The Phased Array Antenna (PAA) program would be a development program aimed at the creation of advanced operational prototypes that could eventually be integrated with intellectual property from a collaborating industry partners. We propose to focus on a modular design using building blocks that could subsequently be used to develop a number of antennas with different size and performance parameters.
While it may be feasible to do some early fabrication of the demonstration-level version of the silicon needed to support the aperture in Calit2’s Nano3 nanofabrication facility (where a lot of other antenna prototyping is carried out), it would likely lack features for manufacturability and broad temperature range operation. Thus, we anticipate that production-level silicon would eventually need to be manufactured at IBM or another established commercial fabrication facility. Based on an initial assessment of current research in phased array antenna technology, it is foreseen that potential areas of study would vary across different time horizons:
i. Access to low-cost silicon-germanium (SiGe) wafer runs and advanced processes, including the possible co-development of prototype chips;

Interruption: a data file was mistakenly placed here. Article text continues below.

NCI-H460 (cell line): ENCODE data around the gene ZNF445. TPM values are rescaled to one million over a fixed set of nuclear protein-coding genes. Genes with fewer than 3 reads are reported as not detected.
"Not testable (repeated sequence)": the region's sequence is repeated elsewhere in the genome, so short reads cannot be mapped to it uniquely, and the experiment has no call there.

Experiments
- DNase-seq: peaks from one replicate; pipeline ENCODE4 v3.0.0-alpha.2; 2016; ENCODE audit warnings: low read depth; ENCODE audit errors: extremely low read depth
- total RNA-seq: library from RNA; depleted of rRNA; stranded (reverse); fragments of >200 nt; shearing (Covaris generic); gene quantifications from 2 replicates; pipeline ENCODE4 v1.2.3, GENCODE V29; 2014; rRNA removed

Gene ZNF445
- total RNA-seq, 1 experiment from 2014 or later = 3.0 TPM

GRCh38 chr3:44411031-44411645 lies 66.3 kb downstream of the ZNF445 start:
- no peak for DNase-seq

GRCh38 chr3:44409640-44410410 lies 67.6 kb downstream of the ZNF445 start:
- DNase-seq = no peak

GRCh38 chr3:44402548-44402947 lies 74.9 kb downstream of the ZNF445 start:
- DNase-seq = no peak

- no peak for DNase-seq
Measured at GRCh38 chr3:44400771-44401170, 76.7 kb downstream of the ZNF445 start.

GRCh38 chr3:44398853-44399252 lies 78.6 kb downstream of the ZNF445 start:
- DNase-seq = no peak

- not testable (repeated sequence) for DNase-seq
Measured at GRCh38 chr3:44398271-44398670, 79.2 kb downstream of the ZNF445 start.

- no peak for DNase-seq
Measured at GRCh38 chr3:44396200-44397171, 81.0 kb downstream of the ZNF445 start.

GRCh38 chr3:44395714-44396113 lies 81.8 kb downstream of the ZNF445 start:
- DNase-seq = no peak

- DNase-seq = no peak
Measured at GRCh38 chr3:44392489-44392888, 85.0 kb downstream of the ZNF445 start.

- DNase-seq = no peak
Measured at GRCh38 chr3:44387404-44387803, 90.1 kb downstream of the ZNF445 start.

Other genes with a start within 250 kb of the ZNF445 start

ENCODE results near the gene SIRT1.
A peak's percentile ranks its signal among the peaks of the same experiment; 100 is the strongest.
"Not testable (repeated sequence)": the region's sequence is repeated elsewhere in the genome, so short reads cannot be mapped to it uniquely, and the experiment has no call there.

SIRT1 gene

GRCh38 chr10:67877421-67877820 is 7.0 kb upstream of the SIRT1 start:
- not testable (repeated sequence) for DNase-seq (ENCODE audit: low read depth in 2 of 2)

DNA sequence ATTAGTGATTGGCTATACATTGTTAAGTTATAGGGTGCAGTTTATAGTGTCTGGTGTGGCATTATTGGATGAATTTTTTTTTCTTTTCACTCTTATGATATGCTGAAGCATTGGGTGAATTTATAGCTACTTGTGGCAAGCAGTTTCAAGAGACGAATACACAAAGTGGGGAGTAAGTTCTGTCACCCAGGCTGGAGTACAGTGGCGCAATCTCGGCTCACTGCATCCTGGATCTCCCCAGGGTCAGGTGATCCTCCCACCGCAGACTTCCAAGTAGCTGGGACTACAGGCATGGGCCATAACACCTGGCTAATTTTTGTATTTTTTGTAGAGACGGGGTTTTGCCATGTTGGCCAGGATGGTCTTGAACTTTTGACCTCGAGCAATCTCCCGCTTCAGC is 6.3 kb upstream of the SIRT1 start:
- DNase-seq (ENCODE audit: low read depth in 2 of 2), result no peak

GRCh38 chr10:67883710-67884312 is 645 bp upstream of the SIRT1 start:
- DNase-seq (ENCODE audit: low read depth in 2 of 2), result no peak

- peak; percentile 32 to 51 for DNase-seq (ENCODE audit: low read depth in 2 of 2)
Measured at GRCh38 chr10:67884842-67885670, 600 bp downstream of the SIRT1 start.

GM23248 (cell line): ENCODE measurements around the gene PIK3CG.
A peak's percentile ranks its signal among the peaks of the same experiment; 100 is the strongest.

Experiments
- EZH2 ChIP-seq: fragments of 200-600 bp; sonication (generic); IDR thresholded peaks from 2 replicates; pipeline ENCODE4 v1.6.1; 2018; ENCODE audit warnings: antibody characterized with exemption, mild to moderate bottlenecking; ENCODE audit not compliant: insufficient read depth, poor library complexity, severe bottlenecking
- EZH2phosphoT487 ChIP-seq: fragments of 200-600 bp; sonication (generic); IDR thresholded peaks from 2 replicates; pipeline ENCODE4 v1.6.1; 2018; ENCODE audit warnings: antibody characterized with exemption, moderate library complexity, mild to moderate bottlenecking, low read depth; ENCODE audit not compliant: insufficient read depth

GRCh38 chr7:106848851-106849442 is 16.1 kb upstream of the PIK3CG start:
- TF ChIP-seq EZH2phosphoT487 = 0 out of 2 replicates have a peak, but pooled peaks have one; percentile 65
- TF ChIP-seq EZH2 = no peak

ii. Examine adaptive linearity of arrays – for example, increasing the bias to improve intermod performance when operating in the presence of large interfereres, and then reducing the bias when interferers are not present; and
iii. Development of algorithms for complex beam forming and steering nulls or shaping beams to point at multiple satellites.
i. Develop alternate topologies for wideband aperture elements (covering up to 3x BW range – 11GHz to 31 GHz) – especially planar solutions;
ii. Examine ways to accomplish full duplex operation on a common element on Ka only or preferably with a wideband design that will do both Ku and Ka band;
iii. Approaches for improving the field of view at high scan angles; and
iv. True time delay technology on SiGe (to allow beam steering over very broad bands).
i. Study wideband A/D technology allowing digital beam-forming by digitizing up to 3.5 GHz of spectrum.